Referring now to FIG. 2b, optical transceiver surface 50 of internal module 30 is depicted. Transceiver surface 50 is comprised of three regions. The first region is power reception region 52. The second region is data reception region 54 and the third region is data transmission region 56.
Referring now to FIGS. 2a-b jointly, although there are several components located on transceiver surfaces 40 and 50, crowding is not a problem because both modules are constructed using integrated circuit technology. Hence, the solar cell for power reception region 52 would be the only large device on the internal module and, for most purposes, a one square centimeter region would be adequate. On the other hand, the data transmitting and receiving devices tend to be on the order of tens of microns across (i.e. smaller than the diameter of a human hair).
In terms of receiver, one can place on the internal module chip a small photodetector, for bringing data in. This can be done in either of two ways. On the one hand, if one desires a low data rate, it is possible to actually use the power receiver as the data receiver. Thus, for a low data rate, one can modulate the incoming light which is providing power. Up to some modest frequencies, the data could then be read directly from the modulated power beam. However, in some applications, this method might not be desirable because it involves modulating the power source, and therefore would complicate the internal module power regulator circuitry.
On the other hand, one could use separate wavelengths for power and data transmission. A photodetector on the implanted chip, tuned to a different infrared wavelength than the wavelength used to transmit power, would detect the data transmission wavelength and therefore be tuned to receive the modulated data signal. Again, the data beam is dispersed so that it will not have to be aligned precisely.
Similarly, data can be brought out through the skin using laser light. A number of new technologies now exist for improving the efficiency of laser diodes. Devices with good performance have been demonstrated to take less than one milliamp of drive current at two volts (i.e. two milliwatts of power). This is a relatively small power consumption. Other devices are down to the level where they draw current on the order of a hundred microamps. The low power consumption of the devices permit one to have a number of transmitting devices on the internal module. Alternately, one could have a single laser diode transmitting data from the internal module and have a number of receiving diodes on the external package.
Again, because the external module is not aligned precisely, one would not focus the transmitted beam down to a tight beam. Instead, one would let the beam spread. By having some knowledge of approximately where one needs to position the external module, the external module would be positioned on the exterior of the skin approximately above the internal module. Whichever of the receiving photodiodes picks up the data transmission signal from the internal unit would then be selected as the one to use to receive the data transmission signal for the internal unit for that particular time that the external coupler is used.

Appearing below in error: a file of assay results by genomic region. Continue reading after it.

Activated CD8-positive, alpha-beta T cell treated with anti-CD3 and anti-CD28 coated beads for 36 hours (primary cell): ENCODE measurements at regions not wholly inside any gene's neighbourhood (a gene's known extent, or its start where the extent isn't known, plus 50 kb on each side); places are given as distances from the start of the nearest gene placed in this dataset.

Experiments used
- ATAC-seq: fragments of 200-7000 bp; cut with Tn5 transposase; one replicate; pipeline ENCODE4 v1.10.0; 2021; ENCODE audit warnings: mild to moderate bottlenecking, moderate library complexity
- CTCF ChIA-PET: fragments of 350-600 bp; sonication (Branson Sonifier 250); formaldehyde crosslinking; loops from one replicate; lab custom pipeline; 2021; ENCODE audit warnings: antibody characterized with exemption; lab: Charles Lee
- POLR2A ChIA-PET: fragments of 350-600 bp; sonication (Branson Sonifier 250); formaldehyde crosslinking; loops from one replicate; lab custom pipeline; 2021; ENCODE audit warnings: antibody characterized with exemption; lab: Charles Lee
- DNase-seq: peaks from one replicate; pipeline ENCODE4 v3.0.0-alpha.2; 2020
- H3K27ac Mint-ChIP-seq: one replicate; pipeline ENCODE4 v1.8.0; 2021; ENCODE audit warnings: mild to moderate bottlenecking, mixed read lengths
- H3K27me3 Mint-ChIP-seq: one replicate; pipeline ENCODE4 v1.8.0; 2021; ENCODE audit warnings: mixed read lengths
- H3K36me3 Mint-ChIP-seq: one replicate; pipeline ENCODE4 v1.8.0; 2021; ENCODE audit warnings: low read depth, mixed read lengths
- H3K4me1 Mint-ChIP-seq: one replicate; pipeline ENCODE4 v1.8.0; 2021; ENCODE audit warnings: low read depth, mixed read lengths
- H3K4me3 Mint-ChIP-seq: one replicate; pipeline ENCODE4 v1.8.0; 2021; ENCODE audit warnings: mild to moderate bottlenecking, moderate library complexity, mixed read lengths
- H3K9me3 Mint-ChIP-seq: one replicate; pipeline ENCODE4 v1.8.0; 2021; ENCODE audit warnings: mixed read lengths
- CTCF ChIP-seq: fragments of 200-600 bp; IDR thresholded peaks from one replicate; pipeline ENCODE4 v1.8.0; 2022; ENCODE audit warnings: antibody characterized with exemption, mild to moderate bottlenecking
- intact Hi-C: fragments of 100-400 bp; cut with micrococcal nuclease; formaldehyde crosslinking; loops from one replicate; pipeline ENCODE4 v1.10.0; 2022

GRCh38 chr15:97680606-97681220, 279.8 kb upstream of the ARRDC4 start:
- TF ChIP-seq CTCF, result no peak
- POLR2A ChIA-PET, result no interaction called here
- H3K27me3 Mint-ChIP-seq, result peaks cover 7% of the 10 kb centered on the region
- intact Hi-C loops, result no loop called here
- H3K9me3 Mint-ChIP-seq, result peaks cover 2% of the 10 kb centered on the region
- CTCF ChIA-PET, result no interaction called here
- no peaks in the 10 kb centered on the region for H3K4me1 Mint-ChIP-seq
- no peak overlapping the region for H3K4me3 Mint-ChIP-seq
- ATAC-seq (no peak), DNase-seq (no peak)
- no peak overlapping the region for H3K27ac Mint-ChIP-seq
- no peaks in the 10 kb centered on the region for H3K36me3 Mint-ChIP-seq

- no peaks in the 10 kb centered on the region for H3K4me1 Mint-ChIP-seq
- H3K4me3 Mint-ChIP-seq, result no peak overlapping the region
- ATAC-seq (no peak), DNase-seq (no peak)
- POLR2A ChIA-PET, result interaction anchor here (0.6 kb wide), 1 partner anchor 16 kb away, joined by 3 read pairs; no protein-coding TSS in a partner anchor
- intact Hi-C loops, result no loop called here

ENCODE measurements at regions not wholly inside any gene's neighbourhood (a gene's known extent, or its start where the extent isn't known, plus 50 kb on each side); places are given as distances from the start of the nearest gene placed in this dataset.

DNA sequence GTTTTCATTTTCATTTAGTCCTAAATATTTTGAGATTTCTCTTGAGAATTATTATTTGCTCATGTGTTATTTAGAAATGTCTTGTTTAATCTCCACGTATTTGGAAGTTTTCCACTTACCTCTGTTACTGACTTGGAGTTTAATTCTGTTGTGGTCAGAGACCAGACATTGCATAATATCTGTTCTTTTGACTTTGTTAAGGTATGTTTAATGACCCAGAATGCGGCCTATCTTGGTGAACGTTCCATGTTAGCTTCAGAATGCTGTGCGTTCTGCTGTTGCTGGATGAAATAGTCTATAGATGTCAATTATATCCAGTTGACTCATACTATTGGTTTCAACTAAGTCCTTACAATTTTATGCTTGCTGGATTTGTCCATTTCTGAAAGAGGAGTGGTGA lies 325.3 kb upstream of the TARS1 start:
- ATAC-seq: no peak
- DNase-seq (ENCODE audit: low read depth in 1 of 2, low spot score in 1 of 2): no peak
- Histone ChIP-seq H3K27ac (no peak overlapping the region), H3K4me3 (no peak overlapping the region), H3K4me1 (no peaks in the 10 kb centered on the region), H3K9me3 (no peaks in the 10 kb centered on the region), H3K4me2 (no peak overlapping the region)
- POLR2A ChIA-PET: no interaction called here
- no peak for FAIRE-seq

Light emitting diodes (LEDs) are also available that operate in the infrared spectrum. In some applications, LEDs could be employed in the present invention instead of laser diodes. For low data rate applications, using LEDs might be more economical than using laser diodes. However, some of the better laser diodes now available have higher conversion efficiencies than that of a LED.
Referring now to FIG. 3, a block diagram of external module 20 is depicted. There are basically three component paths within internal module 20.
The first path is for power. Power is input to external module 20 through power conduit 12 and distributed throughout external module 20 to provide power for component modules 20a-f. Power is also transmitted from external module 20 through broadly dispersed optical beam 22 which is generated by power laser diode 20b. Brightness regulator 20a is coupled to power laser diode 20b and regulates the brightness of diode 20b.
The second path through external module 20 is a data transmission path. An input serial data stream enters external module 20 through data conduit 14 and drives driver 20c. Driver 20c is coupled to laser diode 20d and modulates laser diode 20d so that laser diode 20d produces narrowly dispersed optical beam 24. In this way, the data from conduit 14 is transmitted over beam 24 to the internal module.
In the third path of external module 20, data from beam 26 of the internal module is detected by photodetector 20d and then amplified by preamplifier 20f before being output from external module 20 as a serial data stream through data conduit 16.
Referring now to FIG. 4, a block diagram of internal module 30 is depicted. Internal module 30 is comprised of three paths which correspond to the three paths of the external module.
The first path of internal module 30 is a power reception path. Power beam 22 (generated by the external module) is received by photo diode stack 30a and regulated by power regulator 30b. The regulated power is then distributed throughout internal module 30 to power component blocks 30c-l. In one embodiment, regulated power is also carried from internal module 30 by power conduit 32.
In the second path of internal module 30, modulated optical beam 24 (generated by the external module) is detected by photodetector 30c and the resulting signal is amplified by preamplifier 30d. Clock recovery circuitry 30e extracts a clock signal from the incoming data stream and provides the clock signal to demultiplexer circuit 30f. The received data stream then passes through the multiplexer circuit 30f where it is separated into N separate signals. N is a positive integer with a value dependent upon the specific application (e.g. the number of neurons receiving data). Each of the N separate signals are input into a corresponding neural driver 30g. The N neural drivers 30g are coupled to N neurons by conduit 34 such that each neural driver 33 drives a corresponding neuron.